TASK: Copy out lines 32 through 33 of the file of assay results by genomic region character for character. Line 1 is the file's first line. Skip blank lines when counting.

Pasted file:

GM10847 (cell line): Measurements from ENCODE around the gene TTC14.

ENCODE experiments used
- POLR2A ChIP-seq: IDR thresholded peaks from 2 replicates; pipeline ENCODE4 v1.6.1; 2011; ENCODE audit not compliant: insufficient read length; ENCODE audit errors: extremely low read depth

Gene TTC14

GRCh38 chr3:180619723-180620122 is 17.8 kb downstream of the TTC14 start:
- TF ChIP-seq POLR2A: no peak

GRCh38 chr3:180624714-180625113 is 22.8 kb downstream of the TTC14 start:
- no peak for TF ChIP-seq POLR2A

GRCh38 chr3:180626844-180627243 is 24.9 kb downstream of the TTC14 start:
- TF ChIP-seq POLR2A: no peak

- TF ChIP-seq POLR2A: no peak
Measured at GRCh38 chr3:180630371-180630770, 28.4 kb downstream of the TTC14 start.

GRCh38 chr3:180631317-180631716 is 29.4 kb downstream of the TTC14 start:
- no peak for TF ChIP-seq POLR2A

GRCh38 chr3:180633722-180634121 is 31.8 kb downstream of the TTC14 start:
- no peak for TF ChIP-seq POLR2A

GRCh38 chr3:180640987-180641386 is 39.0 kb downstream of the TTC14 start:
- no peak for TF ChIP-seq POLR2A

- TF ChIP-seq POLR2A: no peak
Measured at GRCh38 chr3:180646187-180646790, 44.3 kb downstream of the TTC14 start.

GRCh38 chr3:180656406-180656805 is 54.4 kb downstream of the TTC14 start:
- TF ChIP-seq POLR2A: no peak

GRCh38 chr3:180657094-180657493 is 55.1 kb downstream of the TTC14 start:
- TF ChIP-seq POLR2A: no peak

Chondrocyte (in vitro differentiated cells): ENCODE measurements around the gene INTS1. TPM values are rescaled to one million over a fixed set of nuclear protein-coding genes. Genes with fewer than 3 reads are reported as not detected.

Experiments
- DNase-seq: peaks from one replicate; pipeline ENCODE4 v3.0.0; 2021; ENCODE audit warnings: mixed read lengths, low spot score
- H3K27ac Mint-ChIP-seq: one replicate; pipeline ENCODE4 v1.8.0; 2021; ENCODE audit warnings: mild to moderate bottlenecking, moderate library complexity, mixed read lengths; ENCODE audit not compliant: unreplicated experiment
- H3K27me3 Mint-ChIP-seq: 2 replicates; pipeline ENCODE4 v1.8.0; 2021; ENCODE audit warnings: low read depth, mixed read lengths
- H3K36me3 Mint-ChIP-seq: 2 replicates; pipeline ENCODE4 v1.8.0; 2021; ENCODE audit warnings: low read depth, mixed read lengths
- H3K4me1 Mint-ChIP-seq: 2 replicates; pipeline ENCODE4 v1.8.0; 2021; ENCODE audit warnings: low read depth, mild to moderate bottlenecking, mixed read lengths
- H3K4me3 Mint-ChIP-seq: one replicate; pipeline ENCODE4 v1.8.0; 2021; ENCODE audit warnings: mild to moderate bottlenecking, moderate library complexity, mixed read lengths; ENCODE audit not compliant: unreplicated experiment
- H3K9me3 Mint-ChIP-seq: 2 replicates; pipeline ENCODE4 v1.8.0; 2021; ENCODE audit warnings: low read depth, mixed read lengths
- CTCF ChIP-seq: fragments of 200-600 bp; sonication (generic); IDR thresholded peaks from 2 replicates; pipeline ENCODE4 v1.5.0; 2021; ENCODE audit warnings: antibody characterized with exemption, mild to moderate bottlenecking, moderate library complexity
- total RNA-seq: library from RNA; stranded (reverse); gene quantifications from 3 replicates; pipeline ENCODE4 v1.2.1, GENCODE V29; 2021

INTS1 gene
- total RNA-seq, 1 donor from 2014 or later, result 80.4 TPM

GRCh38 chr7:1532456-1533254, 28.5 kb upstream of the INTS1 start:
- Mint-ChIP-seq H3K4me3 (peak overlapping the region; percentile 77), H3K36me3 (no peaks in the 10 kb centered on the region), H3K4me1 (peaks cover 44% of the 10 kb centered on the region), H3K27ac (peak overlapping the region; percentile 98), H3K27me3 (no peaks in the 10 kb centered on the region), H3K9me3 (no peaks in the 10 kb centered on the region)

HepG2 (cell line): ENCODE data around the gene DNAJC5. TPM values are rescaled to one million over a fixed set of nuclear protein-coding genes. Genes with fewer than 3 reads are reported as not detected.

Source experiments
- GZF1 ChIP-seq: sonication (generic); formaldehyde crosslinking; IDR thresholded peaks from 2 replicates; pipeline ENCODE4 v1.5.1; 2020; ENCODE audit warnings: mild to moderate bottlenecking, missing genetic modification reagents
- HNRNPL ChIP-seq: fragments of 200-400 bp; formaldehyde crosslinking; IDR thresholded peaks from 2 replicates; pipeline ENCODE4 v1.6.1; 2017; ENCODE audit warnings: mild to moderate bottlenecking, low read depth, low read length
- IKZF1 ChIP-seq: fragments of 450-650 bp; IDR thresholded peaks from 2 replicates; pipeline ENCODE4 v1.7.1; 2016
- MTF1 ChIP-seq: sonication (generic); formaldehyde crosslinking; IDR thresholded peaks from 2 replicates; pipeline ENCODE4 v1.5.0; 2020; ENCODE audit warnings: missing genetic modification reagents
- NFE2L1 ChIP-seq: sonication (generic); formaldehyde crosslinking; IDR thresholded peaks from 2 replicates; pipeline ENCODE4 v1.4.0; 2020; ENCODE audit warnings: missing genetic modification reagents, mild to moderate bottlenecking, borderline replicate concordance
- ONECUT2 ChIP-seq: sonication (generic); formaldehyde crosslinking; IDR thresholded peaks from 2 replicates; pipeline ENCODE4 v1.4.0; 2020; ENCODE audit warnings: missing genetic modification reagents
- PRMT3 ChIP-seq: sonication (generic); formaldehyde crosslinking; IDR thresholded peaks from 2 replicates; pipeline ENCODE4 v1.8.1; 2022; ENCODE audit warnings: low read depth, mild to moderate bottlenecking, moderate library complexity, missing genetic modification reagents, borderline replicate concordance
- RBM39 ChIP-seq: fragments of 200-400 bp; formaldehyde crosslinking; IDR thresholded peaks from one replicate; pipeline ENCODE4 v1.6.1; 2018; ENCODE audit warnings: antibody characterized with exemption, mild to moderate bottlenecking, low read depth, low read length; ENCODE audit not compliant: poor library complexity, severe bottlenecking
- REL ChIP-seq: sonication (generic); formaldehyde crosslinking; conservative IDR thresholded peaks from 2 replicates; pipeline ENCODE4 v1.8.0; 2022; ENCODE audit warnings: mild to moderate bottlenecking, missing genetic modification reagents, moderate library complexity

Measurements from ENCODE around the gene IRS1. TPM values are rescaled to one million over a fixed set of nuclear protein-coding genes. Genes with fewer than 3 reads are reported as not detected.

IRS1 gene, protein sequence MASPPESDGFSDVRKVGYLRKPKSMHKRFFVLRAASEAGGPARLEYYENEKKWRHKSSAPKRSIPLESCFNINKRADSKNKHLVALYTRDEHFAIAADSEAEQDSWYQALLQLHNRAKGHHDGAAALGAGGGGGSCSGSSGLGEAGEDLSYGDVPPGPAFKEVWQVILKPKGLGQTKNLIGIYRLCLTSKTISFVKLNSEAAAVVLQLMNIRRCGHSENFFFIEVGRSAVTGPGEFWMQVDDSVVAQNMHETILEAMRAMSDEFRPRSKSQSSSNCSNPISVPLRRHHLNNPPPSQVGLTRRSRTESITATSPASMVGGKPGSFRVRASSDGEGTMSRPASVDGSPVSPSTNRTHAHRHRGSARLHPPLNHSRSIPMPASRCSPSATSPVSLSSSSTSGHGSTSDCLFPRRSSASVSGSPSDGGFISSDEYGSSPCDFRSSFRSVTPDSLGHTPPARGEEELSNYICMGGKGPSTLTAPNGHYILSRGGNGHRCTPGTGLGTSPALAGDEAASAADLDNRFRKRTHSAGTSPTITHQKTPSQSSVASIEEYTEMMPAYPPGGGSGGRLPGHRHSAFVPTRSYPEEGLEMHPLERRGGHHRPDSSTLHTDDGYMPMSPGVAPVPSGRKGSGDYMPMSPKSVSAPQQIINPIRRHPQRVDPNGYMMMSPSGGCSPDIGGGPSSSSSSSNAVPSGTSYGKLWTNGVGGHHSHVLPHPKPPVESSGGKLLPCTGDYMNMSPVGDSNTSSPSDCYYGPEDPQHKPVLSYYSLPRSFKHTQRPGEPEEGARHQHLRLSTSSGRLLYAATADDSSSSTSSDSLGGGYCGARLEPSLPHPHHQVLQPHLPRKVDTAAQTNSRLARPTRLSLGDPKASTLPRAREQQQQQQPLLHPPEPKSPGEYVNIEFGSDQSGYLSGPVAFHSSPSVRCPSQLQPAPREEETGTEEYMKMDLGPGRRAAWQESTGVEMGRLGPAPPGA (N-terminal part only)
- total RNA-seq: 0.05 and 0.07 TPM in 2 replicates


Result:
- H3K4me3 Mint-ChIP-seq: one replicate; pipeline ENCODE4 v1.8.0; 2021; ENCODE audit warnings: mild to moderate bottlenecking, moderate library complexity, mixed read lengths; ENCODE audit not compliant: unreplicated experiment
- H3K9me3 Mint-ChIP-seq: 2 replicates; pipeline ENCODE4 v1.8.0; 2021; ENCODE audit warnings: low read depth, mixed read lengths